Drawing Curriculum 2: Techniques

This video is part 2 in a Drawing Curriculum designed for self-taught artists. (Watch Part 1 & Part 3) This video is an overview of the broad range of stylistic ways you can draw: line drawings, tonal drawings, cross-hatched drawings, and more, using examples from art history and contemporary art. Discussion led by Art Prof Clara Lieu and Teaching Artist Lauryn Welch.

Video Walkthrough

  • There are often “stereotypical” looks to many drawing techniques.
  • Actually, all of these techniques have an incredible range of styles.
  • Line is often people’s first experience with drawing.
  • Lines are easy to put down and define.
  • It’s easy to underestimate how challenging line can be to do well.
  • Gesture drawings are fundamental to drawing skills.
  • Often gesture drawings aren’t celebrated the way finished, highly detailed drawings are.
  • Usually gesture drawing isn’t one of the first skills people learn.
  • Tone often is used to “color in” a line drawing.
  • Tone can be very effective at articulating volume and form.
  • To beef up tone, stop your line drawing a lot earlier than you think you should.
  • Lines can be drawn very quickly, whereas tone takes a lot longer to build up by comparison.
  • Reductive drawing techniques are great for overcoming the fear of a blank, white page.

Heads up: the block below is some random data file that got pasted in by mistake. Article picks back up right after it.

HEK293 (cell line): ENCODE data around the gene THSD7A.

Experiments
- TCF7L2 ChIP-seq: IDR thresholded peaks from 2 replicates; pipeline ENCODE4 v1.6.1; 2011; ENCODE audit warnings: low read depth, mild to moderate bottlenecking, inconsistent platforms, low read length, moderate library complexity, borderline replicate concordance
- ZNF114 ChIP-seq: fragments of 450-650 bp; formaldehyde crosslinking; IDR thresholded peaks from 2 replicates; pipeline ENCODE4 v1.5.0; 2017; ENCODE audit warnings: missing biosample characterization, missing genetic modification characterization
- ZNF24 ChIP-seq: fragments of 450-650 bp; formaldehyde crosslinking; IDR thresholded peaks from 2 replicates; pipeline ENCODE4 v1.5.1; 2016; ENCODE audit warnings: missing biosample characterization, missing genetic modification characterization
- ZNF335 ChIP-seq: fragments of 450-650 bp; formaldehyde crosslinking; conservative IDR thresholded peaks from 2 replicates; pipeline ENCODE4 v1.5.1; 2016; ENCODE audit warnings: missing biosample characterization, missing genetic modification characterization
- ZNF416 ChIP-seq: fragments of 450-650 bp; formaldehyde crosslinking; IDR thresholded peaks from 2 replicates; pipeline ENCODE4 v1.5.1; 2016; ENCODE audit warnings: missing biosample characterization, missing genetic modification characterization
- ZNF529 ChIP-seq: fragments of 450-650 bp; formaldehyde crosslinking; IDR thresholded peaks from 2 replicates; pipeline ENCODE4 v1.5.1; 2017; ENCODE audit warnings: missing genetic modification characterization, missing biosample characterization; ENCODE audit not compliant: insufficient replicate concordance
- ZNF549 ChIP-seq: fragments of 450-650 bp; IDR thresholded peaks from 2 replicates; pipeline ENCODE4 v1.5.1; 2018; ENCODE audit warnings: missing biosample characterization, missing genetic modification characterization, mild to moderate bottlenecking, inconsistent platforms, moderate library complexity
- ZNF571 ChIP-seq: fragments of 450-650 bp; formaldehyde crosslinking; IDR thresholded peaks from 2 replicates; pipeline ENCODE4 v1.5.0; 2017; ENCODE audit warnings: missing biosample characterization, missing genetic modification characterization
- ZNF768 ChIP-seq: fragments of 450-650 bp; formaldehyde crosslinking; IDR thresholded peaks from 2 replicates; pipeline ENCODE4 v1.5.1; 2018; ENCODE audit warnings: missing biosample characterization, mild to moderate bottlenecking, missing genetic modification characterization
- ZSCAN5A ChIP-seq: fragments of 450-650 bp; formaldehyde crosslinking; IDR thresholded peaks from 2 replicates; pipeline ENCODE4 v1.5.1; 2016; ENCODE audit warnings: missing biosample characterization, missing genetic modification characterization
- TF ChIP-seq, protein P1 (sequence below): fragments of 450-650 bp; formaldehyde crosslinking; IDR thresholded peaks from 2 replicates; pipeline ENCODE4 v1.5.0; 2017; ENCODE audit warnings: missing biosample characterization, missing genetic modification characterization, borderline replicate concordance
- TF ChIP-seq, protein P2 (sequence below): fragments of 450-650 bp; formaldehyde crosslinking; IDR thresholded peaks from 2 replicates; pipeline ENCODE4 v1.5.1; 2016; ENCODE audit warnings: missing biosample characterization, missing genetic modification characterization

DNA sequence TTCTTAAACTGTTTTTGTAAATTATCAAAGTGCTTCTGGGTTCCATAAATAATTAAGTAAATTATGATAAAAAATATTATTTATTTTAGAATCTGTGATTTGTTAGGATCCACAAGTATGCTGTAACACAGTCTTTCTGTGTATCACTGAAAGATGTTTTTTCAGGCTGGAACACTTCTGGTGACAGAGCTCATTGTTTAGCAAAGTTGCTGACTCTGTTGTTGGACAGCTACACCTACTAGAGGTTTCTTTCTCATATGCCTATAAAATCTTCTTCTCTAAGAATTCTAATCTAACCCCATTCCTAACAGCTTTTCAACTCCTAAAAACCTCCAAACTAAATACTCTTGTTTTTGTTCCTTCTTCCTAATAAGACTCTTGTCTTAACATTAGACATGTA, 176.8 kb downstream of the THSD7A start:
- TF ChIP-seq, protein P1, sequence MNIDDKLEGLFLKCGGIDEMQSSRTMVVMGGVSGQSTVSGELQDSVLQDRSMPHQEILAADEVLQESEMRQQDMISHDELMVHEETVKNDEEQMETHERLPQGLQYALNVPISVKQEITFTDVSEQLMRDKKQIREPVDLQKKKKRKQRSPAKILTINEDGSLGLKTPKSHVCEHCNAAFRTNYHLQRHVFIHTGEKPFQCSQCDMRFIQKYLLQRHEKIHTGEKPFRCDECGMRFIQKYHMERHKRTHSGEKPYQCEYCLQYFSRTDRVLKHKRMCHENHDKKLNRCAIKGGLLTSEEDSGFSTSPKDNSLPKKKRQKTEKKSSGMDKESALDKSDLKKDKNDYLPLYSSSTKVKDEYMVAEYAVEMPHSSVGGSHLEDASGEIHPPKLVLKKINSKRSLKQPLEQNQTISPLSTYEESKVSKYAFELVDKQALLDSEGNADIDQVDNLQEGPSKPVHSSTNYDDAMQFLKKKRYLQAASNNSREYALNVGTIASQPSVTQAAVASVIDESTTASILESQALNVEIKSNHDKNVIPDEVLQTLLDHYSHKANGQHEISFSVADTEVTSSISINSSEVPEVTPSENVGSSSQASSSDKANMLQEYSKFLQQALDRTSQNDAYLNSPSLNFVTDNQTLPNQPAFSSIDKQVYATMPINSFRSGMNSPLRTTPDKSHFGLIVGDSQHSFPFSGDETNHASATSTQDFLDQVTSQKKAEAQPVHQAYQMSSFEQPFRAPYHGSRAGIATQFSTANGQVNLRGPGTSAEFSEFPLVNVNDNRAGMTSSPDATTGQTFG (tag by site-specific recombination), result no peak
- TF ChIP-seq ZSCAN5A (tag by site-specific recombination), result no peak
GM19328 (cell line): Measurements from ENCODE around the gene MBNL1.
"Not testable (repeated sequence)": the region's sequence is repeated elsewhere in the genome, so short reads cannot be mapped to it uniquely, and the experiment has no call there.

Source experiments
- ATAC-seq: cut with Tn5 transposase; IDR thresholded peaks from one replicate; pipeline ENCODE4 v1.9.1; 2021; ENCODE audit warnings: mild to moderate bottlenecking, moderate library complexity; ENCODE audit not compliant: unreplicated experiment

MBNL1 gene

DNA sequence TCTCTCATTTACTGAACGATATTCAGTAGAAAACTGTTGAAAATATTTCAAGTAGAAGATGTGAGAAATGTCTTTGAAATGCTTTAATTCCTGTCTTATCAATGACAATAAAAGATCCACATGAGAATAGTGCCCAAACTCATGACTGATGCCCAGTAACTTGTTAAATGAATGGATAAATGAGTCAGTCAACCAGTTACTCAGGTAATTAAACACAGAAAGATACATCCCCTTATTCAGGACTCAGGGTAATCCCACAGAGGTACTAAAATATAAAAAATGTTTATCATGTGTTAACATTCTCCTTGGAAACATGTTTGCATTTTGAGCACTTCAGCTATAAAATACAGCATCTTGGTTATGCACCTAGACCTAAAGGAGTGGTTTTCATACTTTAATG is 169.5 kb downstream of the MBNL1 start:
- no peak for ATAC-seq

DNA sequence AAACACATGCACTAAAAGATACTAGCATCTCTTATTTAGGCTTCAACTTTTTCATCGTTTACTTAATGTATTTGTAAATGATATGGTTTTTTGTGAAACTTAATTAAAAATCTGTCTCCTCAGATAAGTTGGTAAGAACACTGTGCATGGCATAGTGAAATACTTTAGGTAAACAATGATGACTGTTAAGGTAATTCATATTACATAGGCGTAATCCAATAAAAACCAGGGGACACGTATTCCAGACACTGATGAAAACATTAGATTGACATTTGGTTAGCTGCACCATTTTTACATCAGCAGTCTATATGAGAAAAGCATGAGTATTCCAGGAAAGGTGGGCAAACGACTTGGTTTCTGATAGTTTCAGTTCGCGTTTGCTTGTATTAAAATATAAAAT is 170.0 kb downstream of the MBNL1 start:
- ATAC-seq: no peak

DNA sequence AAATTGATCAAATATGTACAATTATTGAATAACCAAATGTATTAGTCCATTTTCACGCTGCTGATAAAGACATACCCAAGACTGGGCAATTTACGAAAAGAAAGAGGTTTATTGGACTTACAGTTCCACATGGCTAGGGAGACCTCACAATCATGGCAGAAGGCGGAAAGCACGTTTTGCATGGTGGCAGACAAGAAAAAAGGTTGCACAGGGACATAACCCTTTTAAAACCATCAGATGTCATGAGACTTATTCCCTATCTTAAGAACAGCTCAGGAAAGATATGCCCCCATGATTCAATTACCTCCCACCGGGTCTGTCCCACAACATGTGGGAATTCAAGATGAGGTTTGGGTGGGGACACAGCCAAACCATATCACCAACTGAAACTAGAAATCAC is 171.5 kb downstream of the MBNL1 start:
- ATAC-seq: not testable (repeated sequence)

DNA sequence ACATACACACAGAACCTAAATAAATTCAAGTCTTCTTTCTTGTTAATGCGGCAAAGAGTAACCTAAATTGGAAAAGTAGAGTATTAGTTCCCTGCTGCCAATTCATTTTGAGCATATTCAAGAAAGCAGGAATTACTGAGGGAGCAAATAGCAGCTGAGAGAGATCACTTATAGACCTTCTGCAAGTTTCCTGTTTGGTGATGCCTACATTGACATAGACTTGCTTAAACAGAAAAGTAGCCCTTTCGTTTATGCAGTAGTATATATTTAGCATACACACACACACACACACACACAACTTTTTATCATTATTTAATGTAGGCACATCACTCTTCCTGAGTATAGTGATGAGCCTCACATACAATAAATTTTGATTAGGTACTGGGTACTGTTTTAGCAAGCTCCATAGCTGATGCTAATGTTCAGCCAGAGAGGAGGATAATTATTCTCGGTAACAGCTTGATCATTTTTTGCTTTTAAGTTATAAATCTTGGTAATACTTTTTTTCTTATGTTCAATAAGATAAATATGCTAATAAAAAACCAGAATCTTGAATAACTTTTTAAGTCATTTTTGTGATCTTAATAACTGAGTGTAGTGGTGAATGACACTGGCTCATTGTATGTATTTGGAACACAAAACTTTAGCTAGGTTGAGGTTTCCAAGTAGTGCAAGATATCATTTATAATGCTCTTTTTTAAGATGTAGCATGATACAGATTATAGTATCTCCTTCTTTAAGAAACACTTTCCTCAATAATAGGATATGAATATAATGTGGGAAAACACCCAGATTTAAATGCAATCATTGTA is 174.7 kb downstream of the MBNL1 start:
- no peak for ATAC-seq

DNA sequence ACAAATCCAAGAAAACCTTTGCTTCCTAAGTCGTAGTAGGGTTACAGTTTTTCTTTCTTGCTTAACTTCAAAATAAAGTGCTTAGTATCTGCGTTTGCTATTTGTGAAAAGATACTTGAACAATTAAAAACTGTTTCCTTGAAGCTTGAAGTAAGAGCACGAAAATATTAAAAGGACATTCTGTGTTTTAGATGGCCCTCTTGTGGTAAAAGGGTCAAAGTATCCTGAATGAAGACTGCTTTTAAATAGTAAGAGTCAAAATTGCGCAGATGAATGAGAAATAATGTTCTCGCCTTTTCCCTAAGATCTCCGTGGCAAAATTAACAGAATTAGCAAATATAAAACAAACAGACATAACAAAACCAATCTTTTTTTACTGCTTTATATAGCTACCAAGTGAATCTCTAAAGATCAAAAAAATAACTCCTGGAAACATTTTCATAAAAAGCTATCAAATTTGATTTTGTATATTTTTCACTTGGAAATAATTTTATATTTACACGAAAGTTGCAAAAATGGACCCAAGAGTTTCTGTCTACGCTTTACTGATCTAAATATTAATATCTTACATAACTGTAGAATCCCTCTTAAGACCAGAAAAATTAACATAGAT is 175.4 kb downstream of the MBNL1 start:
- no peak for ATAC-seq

• Taking away from your drawing with an eraser can make drawing a very sculptural experience.
  • See erasers as another drawing tool, they are not just for getting rid of mistakes.
  • Reductive drawing can be soft and atmospheric with charcoal.
  • With a knife or scratchboard, reductive drawing can be harsh and blunt.
  • Layering is most easily seen when drawing with color media.
  • When you layer colors, you’re more likely to try out colors that might feel too bright and garish.
  • Drawing with color media is an effective stepping stone to painting.
  • Cross-hatching can be really challenging at first, it’s very time consuming and can feel very slow.
  • There are many factors in cross-hatching: how long the lines are, how densely the hatching is built up, and how curved or straight the lines are.
  • Cross-hatching can be developed to the point where it looks like tone.
  • You can define a form very effectively with cross-hatching.
  • Smudging is often overused.
  • When a drawing has too much smudging, you can lose the texture and structure in the drawing.
  • Smudging has a way of making a form look too mushy and soft.
  • Wait until you are almost finished with the drawing before introducing smudging.
  • Use smudging in moderation.

Artists Mentioned

  • Julie Benbassat
  • Al Hirschfeld
  • Gene Luen Yang
  • Faith Ringgold
  • Frank Gehry
  • Gustav Klimt
  • Medardo Rosso
  • William Steig
  • Liana Finck
  • Egon Schiele
  • Ernst Ludwig Kirchner
  • Jacob Lawrence
  • Hans Bellmer
  • Harunobu Suzuki
  • Silke Schatz
  • Julie Mehretu
  • Alberto Giacometti
  • Loïs Mailou Jones
  • Albrecht Dürer
  • Lorna Simpson
  • Georges Seurat
  • Nalini Malani
  • Mo Willems
  • Sarah Sze
  • Romare Bearden
  • Anselm Kiefe
  • Vija Celmins
  • Shahzia Sikander
  • Antony Gormley
  • Emily Carroll
  • Kathleen Speranza
  • Frank Auerbach
  • Odilon Redon
  • Tony Janello
  • Eugène Delacroix
  • Louis Wain
  • Beth Krommes
  • Edward Gorey

Books Mentioned

Full Curriculum

Overview · Drawing 1 · Drawing 2 · Drawing 3

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